The warlock obviously didn’t share our ideas about what good raiding is about. We shrugged and pushed forward. We had a few tries on Shocking but didn’t nail it this time. Then we did And They Would All Go Down Together. It was elegant rather than zerg mode, requiring some coordination, and I had much more fun at that encounter than I’ve had for a long time, and I don't think I was alone, listening to the comments on vent. I ended the raiding night with a big smile on my face.

Doing us a service
The leaving lock had another perspective though, and he took the consequences. I can’t help thinking: “good riddance”. To leave a raid in such a manner is really not OK, to put it mildly. He could have asked to be replaced – there were reserves hanging around, so that wasn’t any issue.

But at a second glance I actually think he did both himself and us a service, taking this quick decision and acting accordingly. Even if we could have worked this raid night out, would he be happy in our guild in the long run? Probably not. The gap was too big. Now he didn’t go around sulking about it, suffering silently or whining, being a pain to the officers. He left, just as Gevlon suggests. Quick and painless, both for him and the guild. He can surely find a guild that raids the way he wants them to, where he isn’t ordered to kill his toon deliberately in order to get an achievement. And we can keep working towards perfection just because it’s fun.

Actually I think a lot of the unhappiness and guild drama we read about in the blogs could be prevented if more people acted like him and just let go when they found that they didn’t share the values with the guild. Leaving mid-raid isn’t a great idea, but at least he burned the bridges properly. I've got to give him credit for that.


Carra said...

---Miswrote this comment in the other thread

Well, we had a trialist warlock leaving the guild before the run finished two weeks ago... It just might be the same person. He didn't seem to enjoy all the wiping.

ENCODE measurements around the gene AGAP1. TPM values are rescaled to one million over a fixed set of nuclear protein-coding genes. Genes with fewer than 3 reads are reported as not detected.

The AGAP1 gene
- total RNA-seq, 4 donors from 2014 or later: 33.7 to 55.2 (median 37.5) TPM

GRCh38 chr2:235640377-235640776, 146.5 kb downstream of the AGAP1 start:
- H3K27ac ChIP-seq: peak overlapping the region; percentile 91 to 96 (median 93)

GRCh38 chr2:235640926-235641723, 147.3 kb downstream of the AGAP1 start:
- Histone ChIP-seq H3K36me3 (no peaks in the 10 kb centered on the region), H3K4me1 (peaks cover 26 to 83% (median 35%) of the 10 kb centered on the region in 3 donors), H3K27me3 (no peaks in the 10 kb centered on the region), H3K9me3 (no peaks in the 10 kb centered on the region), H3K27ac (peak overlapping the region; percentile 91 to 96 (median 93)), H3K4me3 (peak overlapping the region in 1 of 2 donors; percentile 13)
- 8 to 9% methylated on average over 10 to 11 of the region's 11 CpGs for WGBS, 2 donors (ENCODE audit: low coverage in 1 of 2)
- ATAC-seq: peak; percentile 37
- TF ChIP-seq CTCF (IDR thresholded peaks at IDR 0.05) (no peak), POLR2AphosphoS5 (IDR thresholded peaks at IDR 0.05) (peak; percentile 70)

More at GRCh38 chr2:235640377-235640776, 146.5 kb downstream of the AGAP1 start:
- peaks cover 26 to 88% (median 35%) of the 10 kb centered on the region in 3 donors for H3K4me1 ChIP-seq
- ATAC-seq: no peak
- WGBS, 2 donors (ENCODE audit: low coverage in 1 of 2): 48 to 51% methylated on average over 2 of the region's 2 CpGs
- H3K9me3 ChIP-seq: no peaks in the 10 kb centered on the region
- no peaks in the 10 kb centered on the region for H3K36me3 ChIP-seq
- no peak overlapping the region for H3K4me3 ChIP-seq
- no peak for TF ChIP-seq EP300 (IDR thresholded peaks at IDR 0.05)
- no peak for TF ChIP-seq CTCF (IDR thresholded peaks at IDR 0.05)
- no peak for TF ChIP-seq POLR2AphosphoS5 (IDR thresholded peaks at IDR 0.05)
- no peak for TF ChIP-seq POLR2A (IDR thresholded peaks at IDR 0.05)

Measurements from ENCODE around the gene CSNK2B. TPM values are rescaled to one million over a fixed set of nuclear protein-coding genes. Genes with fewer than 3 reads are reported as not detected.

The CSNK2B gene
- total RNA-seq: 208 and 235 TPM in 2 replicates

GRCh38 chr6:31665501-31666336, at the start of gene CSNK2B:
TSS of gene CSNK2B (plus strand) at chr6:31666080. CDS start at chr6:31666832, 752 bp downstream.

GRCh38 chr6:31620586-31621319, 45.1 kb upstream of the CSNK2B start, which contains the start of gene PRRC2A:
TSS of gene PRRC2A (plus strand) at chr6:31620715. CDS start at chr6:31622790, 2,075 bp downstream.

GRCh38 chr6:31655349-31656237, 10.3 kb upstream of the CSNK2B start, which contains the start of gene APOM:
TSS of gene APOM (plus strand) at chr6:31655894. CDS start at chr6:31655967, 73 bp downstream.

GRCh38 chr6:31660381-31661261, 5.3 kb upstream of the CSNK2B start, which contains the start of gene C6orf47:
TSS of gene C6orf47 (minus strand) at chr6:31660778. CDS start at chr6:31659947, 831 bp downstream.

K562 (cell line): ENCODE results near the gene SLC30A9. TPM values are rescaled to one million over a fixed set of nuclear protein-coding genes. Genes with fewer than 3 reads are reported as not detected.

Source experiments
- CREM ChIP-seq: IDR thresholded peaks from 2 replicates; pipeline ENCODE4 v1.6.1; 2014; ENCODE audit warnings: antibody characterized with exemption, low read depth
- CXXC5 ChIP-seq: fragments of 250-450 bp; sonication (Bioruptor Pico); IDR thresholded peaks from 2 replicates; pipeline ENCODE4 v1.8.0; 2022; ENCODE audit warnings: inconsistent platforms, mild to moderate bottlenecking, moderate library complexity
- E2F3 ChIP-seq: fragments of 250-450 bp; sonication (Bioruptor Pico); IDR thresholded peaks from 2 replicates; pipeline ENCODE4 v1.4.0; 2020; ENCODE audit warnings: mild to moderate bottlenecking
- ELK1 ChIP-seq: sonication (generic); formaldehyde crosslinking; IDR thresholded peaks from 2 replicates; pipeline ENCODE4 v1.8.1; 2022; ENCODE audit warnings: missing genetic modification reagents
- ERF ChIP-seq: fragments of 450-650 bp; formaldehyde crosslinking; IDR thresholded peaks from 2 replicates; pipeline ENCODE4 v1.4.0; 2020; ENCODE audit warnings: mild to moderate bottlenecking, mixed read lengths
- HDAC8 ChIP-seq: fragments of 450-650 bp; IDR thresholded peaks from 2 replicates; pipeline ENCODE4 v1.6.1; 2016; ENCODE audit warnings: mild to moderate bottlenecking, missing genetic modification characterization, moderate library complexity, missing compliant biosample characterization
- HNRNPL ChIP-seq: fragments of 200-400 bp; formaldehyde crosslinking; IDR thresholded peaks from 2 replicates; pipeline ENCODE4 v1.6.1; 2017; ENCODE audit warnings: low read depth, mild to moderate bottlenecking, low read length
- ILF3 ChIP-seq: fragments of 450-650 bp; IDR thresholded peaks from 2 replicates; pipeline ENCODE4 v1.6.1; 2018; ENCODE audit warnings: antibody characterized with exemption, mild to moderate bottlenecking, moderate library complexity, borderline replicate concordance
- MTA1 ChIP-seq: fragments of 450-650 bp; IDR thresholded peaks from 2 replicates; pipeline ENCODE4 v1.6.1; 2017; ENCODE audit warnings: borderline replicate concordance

As for achievements. I'm personally not a big fan. Some part of me thinks I'm just wasting time when doing them as there is no reward. Some people need the loot carrot in front of them to be motivated.

Scotty said...

Its a tough balancing act for guild/raiud leaders, some people will leave because of going for "just 10 achievement points" whereas others will leave because of NOT going for achievement kills....

Personally, I'm in the camp that wants achievement kills, and if that means wiping on easy farm bosses, then thats fine...its more interesting that way :)

Leaving mid raid without a (public) word however, is not something I can condone....burning bridges is something I cant personally see any benefit in....

Gevlon said...

Whoa, what a coincidence! Once again we wrote about the same things.

*vlad* said...

The guy was not a team player, as can be evidenced by his lack of commitment. He obviously wasn't concerned that there were 24 other people in the raid, and leaving mid-raid is pretty pathetic imo.

I wonder how people like that would have coped on Vashj or Kaelthas?
Maybe it's a symptom of Wrath's 'easy loot'.

DeftyJames said...

@larrisa. I both agree and disagree with you. I think that making a quick judgment and leaving the raid and guild without sulking is a good thing, if, and this is a big "if", the player truly and sincerely knows what they want. But often people make snap decisions out of fear and frustration only to regret it later. You have presented a neat, logical, and orderly excuse for the behavior of the guild member. I just wonder if it's true or if it's what Larissa wants to be true.